It’s a living.

Okay, 9/11. First of all, it's a sad day for all of us. We are a changed nation now. More angry, more paranoid, more protective, more self-righteous. More willing than ever to go wage war on anyone who threatens our "way of life." More willing to strike first than to be struck again in that way.

But secondly, today is my birthday. The terrorists have screwed-up my birthday forever, right? I know, it's trivial compared to the seriousness and importance of the day in general.

But then, why do we put so much importance on birthdays in the first place? My email inbox had numerous birthday greetings today. My Facebook page too (don’t we all have them?). A friend from PHI who I have not spoken to in years and years? Oh, and people at work were bubbly with “Happy Birthday!” Yeah, even the Boss. Even that rat-bastard Hal Johnson…whose blog I usually highly recommend but have since changed my mind…who I thought would have the decency to just leave it be just had to chime in. It seems that the more you try to ignore or downplay your birthday, the more people just have to remind you of them. Strange, that.

I turned 54 today, okay? I’m not real happy about it, and to be honest I would rather not have been reminded. Time is flying by at an alarming rate. It used to go so slowly. When did it speed up? This year has been the blink of an eye.

On this day eight years ago, I woke up, got a cup of coffee and got online right away as usual. A friend immediately IM’d me that a plane had crashed into the World Trade Center in New York. Bewildered, I turned my TV on…

It probably began that way for millions of us. Everyone has their own “9/11” story.

For me, the strangest thing about that morning was the Pentagon crash. First reports were that a “car bomb” or explosion of some sort had gone off “outside” at the Pentagon. First reports were not that a plane had crashed. Only later did we learn that it was actually a plane…a big plane…a friggin’ Boeing 757 that crashed into the Pentagon.

I always thought that was odd. I wondered how people could mistake a 757 for a car bomb? Wouldn’t the first reports be that a big plane crashed into the Pentagon?

A pilot for American Airlines was enroute to Chicago when he received this message from Dispatch directing him to divert to Kansas City (the airport code of which is "MCI"):


And so call me a tin-foil hat-wearing conspiracy nut, but I’ve always suspected that there was more to the Pentagon crash than the government has told us. I don’t know what, but I would not rule anything out.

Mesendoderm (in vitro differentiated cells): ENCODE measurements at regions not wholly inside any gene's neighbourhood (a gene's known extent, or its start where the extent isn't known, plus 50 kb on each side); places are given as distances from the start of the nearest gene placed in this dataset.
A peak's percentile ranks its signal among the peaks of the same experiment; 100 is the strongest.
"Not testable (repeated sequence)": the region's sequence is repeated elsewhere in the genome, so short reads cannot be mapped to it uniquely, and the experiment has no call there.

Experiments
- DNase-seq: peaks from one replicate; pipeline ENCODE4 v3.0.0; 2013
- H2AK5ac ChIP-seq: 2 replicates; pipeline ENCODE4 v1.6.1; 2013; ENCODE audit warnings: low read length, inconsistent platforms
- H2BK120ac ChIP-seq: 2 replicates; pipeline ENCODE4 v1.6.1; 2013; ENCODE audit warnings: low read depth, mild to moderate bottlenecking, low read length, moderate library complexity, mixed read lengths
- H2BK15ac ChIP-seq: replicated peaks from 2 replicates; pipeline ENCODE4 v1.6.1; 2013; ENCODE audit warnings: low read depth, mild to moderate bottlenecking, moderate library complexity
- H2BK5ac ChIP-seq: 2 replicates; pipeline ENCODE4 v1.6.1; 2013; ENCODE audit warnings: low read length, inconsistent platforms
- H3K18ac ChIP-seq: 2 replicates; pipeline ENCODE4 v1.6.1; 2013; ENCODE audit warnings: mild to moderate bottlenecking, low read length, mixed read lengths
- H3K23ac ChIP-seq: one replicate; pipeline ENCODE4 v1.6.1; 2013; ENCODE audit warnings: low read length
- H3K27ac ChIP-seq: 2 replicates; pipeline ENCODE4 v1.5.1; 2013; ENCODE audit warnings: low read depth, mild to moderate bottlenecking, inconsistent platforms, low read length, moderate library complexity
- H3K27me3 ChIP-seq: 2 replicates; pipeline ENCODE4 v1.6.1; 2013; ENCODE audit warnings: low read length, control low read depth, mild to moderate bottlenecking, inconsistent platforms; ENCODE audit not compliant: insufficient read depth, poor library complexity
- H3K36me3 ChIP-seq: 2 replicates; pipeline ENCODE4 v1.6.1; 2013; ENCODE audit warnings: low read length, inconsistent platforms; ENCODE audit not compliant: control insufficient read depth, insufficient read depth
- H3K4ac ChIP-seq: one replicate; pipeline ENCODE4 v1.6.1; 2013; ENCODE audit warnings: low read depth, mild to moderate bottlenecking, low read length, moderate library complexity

Everything changed on "9/11." It is probably unnecessary to say that generations from now, we will look back on that awful day as a major turning point in our country’s history.

Next year, if I mark my birthday at all (and I certainly do not intend to), it'll be on September 1st, not the 11th.

Whine Mode: OFF

09 September 2009

A Moving Story

Moving sucks, no two ways about it.

Couple of months ago, Jacob moved from Pensacola down to Panama City. (Thankfully my part in that process was minimal.) Then a month ago we moved Matt and Alisha up to Atlanta. Two weeks ago we moved Gene over to Jacksonville.

Then it was my turn. Matt’s suddenly-vacant house needed a tenant. I could stay living in my little dumpy apartment, OR I could slide right into Matt’s three bedroom, two bath house complete with a (drumroll, please)...two-car garage (finally!). The rent wouldn’t be much more than I was already paying. Plus, with the garage I can bring the motorcycles over and get rid of the $130/month storage shed they were staying in.

Fortunately, I don’t have a bunch of heavy stuff. So the furniture/washing machine/dryer jazz was fairly easy. Unfortunately, I have years and years of assorted crap collected…enough books and magazines to start a smalltown library…a huge record (vinyl LP’s and cassette tapes) collection, airplane and motorcycle parts galore…you name it. None of it in any kind of order. Or box.

When Matt was applying for his new position in Atlanta, he hoped for at least a little time to make the move up from Pensacola. But when he was accepted, the bank said, “The job starts Monday, take it or leave it.” So he did what any husband would do: Went to work and look for a new house in Atlanta while staying with relatives, and left Alisha behind to pack up their belongings in the old one in Pensacola. Which she did. It must not have been easy. They have two kids.